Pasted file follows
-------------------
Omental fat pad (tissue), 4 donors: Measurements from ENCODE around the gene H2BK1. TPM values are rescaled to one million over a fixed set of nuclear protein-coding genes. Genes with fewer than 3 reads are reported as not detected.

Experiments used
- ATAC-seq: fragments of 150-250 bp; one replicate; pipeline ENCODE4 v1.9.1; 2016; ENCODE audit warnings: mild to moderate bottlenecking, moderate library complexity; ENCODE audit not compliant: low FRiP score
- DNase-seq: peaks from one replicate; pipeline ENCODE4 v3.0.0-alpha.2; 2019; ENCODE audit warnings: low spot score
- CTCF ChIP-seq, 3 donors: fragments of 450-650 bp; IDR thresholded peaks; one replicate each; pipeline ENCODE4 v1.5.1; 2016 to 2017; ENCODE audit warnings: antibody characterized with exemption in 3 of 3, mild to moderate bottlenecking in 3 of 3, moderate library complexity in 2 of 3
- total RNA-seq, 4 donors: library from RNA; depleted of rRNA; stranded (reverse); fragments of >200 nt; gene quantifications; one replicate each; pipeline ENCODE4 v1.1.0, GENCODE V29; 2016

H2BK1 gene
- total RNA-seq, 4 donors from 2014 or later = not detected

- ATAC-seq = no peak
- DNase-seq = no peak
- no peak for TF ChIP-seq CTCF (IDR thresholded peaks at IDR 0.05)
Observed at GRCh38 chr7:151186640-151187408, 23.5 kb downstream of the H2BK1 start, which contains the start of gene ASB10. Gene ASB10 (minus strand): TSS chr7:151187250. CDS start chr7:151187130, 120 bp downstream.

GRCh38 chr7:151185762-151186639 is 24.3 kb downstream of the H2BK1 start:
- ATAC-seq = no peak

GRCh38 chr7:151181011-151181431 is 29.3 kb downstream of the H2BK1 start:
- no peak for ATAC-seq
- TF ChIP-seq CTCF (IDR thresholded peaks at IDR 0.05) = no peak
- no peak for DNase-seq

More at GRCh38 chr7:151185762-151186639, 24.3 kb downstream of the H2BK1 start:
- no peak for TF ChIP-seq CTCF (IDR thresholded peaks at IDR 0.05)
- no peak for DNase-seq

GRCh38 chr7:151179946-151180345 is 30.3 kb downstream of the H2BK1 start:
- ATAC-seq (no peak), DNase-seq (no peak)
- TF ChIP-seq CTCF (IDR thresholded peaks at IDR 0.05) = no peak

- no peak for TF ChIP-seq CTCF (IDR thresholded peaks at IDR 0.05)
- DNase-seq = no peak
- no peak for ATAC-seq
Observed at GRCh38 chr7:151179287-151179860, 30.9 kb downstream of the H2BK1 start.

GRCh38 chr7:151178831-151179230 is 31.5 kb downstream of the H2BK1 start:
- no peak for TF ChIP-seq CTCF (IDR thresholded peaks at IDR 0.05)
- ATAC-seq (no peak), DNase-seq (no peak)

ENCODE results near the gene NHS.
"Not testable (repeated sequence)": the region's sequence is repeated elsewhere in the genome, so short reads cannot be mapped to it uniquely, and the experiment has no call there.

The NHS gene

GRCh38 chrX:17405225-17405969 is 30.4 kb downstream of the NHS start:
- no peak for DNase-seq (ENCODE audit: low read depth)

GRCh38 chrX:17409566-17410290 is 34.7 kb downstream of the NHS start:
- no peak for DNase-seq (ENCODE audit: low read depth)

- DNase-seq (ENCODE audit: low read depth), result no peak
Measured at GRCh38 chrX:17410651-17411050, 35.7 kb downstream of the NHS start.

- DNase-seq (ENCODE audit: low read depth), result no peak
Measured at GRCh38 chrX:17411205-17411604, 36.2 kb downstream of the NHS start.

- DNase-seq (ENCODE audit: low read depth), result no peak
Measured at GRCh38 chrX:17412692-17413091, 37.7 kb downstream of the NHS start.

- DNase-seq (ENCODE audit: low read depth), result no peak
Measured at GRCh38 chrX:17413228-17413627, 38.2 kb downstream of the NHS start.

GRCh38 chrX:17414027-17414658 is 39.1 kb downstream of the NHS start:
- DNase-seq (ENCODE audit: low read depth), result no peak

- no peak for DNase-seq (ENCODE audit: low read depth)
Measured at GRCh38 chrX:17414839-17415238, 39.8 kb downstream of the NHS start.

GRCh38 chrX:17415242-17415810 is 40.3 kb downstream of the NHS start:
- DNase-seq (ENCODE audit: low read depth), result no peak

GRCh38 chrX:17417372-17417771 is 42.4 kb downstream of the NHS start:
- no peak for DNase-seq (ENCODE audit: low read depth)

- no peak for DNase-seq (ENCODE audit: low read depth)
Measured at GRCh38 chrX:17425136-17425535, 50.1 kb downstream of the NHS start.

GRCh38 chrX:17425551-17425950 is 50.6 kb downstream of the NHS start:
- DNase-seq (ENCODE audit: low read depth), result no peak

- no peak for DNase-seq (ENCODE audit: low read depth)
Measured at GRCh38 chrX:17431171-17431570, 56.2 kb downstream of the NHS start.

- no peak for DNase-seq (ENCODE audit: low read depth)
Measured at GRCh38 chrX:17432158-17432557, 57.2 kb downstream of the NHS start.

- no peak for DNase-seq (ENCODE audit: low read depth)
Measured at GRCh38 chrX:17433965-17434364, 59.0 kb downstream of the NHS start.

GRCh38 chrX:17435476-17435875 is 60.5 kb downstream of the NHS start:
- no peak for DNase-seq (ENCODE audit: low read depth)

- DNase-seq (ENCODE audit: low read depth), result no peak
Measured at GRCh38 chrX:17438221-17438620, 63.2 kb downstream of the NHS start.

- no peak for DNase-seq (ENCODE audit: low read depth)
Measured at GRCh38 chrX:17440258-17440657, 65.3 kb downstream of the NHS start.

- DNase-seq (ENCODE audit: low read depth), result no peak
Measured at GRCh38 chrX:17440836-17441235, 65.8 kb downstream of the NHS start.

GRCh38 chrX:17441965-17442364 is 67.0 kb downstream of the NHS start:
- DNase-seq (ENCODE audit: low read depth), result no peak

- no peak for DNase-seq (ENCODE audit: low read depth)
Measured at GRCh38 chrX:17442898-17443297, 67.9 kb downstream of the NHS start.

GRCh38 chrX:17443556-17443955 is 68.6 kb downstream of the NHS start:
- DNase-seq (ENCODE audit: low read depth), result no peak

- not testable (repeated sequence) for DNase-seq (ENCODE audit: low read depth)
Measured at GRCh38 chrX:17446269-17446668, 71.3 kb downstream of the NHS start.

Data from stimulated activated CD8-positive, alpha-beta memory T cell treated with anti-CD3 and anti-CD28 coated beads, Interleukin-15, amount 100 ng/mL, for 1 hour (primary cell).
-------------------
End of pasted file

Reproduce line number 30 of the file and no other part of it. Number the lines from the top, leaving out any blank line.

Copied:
- no peak for TF ChIP-seq CTCF (IDR thresholded peaks at IDR 0.05)